What We Can Learn About Mental Health from Passover Traditions?

Passover, or Pesach, is a spring festival holiday that lasts eight days (some observe it for seven days) and celebrates the Exodus story. It is traditional on this holiday to have a Seder (ritual meal) and to eat matzah, a special cracker-like flat bread, instead of chametz (a variety of foods that rise from leavening). During most Seders, we read from a book called the Haggadah that retells the events of the Exodus so we remember our escape from bondage. Jews around the world perform the mitzvah (commandment) of passing along this tradition, and this story of liberation, to members of the next generation so they can connect with their Jewish heritage.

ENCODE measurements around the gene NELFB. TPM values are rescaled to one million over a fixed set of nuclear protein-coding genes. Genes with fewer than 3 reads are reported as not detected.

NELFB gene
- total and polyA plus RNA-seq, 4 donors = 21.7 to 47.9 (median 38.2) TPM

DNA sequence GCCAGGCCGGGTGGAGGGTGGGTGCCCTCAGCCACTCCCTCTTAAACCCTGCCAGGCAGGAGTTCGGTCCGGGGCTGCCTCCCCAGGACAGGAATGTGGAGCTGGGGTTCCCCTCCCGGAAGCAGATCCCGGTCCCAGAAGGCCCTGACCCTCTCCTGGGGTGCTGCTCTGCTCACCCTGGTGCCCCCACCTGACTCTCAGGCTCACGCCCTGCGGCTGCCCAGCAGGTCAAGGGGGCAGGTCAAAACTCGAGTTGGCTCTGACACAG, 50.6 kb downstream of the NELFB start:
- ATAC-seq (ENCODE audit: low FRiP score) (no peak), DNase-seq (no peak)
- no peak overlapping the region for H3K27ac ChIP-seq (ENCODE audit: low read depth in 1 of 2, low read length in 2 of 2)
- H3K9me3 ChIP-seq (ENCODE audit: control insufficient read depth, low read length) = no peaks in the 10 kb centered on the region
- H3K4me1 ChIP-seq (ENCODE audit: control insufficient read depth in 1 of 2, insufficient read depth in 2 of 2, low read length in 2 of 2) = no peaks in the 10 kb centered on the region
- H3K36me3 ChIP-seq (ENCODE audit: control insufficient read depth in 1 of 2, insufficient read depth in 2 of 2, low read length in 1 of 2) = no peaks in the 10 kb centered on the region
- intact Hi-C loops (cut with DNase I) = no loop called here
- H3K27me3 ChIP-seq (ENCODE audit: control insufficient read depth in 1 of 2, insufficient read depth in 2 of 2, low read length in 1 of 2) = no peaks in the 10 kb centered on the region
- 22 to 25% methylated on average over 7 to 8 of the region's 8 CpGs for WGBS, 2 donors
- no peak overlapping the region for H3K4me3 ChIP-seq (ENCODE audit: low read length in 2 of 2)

The Haggadah speaks of four types of children who react differently to the Passover Seder: the “wise” child, the “wicked” child, the “simple” child and the child who “doesn’t know how to ask.” From here it becomes our job to create an inclusive space where we can provide answers to questions raised by all of these children and help them engage in the Passover traditions. Each one is immersed in their own way, and we can learn something about mental wellness and how to create community from all of them.

Reading about these four children, we get to learn more about ourselves and how we can build more holistic, inclusive and affirming Jewish communities. These four archetypes aren’t here to teach us about children; they are here to teach us about our role in passing Judaism and its traditions l’dor va dor (from generation to generation).

haggadah Section: -- Four Children